I don’t have any siblings, kids of my own, and I just lost my dad 6 months ago. But my niece (goddaughter!) and nephews – who are ALL children of my friends – are some of the highlights of my life, which I 100% did not expect. They’re the best. You haven’t lost anything – your village is full of the people you choose.

    • Sarah says...

      I second what everyone else is saying! I have as many non-family nieces and nephew as family ones. I play on keeping up with them just as I would my own. Maybe you could start calling the women in your tribe who already fill those roles as ‘aunties’… then your kids would always know they had them, and it would be a reminder to you that you have family all around you… hugs.

  17. Ser says...

    My aunt was a wonderful influence on my life . She was childless and single and i adored her bohemian lifestyle. She had a shabby chic decoration aesthetic before it was a thing and was a midwife . I loved her travel tales and cosmopolitan outlook.
    And , I also became a midwife :)

  18. Em says...

    Once my daughter asked my sister – her aunt- whether she was a kid or an adult. I think she was confused at how someone so cool and kid-like could also be part of the adult world. My sister’s response: “I’m whatever you want me to be!”.

  19. Sarah says...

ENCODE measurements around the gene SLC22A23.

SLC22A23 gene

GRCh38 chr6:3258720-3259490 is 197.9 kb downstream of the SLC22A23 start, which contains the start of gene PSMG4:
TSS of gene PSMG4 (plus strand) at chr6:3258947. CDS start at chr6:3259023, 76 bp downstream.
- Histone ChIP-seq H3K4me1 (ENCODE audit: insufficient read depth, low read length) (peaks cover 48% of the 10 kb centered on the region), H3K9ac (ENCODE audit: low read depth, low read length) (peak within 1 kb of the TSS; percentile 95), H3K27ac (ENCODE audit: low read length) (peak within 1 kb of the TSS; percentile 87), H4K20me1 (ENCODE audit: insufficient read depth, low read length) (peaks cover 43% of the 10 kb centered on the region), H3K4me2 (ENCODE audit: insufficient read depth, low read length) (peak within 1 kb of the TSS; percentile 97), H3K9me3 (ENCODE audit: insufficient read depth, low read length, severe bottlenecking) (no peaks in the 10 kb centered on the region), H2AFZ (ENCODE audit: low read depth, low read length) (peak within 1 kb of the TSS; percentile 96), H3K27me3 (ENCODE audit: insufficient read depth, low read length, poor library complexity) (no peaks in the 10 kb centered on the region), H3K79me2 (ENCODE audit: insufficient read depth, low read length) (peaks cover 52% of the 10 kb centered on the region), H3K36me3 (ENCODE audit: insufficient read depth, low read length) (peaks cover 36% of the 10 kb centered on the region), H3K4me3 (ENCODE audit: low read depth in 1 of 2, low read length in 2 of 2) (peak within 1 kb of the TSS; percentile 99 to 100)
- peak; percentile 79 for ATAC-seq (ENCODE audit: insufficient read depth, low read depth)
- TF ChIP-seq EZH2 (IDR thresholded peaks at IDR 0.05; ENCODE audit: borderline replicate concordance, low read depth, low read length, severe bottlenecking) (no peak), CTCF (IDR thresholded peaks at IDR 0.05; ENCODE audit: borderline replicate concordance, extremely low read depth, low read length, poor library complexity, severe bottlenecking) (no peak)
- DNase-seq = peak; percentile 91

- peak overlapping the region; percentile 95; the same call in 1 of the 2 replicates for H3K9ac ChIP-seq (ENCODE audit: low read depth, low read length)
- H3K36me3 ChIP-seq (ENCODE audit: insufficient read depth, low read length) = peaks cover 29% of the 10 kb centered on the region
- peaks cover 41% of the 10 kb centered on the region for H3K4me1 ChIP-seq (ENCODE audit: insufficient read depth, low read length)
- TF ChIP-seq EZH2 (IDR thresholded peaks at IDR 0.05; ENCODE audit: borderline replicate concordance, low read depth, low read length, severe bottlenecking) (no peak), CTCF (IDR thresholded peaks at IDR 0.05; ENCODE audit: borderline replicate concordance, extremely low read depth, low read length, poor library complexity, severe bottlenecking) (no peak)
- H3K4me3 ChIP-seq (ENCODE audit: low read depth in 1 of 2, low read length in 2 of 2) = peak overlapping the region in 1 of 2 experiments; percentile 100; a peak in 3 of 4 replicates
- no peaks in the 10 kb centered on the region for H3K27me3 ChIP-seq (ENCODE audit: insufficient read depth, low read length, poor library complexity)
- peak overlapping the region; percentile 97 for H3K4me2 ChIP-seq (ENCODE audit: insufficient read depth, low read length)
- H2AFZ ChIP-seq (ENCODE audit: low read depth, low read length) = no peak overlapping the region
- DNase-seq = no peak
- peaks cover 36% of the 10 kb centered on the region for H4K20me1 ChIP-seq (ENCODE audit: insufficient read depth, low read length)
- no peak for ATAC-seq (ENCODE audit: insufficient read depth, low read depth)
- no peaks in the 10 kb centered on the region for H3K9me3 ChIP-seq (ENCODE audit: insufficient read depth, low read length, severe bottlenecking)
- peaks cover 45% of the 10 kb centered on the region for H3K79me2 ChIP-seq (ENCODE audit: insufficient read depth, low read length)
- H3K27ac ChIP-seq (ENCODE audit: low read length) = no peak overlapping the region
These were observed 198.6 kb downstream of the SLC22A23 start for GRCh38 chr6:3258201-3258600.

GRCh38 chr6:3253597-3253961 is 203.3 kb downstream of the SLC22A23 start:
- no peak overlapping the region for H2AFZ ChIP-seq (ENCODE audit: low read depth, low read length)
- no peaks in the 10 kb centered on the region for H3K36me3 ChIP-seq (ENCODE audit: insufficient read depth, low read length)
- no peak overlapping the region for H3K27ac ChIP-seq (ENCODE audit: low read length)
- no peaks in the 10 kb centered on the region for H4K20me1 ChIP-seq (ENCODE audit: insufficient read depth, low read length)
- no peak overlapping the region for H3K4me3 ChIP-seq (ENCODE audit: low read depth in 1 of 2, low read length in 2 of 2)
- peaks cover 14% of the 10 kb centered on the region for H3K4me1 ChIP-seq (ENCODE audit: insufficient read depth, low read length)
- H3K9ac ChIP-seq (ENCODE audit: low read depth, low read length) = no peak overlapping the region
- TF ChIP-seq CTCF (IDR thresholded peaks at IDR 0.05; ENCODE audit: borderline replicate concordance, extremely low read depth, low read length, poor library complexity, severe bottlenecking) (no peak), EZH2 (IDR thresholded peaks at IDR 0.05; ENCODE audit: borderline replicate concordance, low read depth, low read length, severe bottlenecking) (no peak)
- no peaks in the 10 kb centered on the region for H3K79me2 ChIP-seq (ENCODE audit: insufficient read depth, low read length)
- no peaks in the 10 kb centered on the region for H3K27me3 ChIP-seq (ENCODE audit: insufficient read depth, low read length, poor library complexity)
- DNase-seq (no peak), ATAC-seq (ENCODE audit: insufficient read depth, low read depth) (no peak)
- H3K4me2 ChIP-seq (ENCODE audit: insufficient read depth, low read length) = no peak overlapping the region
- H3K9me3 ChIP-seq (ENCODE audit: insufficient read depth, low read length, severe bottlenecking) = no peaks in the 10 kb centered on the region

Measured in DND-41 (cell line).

As a proud aunt, this topic warms my heart so much. My aunt journey has been different than I first expected. I live very close to all nieces and nephew, but my chronic illness keeps me from doing ‘normal’ aunt things like babysitting, sleepovers, picking them up from school on some days etc. So for a long time we weren’t able to connect. Even attending family events wasn’t an option for me. But 5 years ago I started sending them mail and, as already discussed, it was the best thing ever. Every month they get another batch of ‘auntie mail.’ There are always stickers, individual messages, funny animal pictures, and often I will make animal articles for them of things I hear (like the square dog grooming trend in Japan!). As I have gained strength the mail has gotten more elabrorate, with temporary tattoos, little notebooks etc. Online shopping for sale items became an activity I could do from bed. I can now have them over for short periods of time with my husbands help, but I think it was my mail that kept us bonded. Once in a while I will hear that a niece started carrying around a notepad I sent, or how one would casually ask a schoolmate what their aunt sends them just to be shocked that this wasn’t a usual thing that everyone did… that stuff fills my the sails of my heart. It is worth it. It is worth it all. It is worth spending all of August planning and prepping their September mail. I’m in bed with loads of time on my hands, and I love to use it to love them well- in my own little way. Cheers to all the good aunts out there! There are endless ways to rock at it, and that story doesn’t get told enough.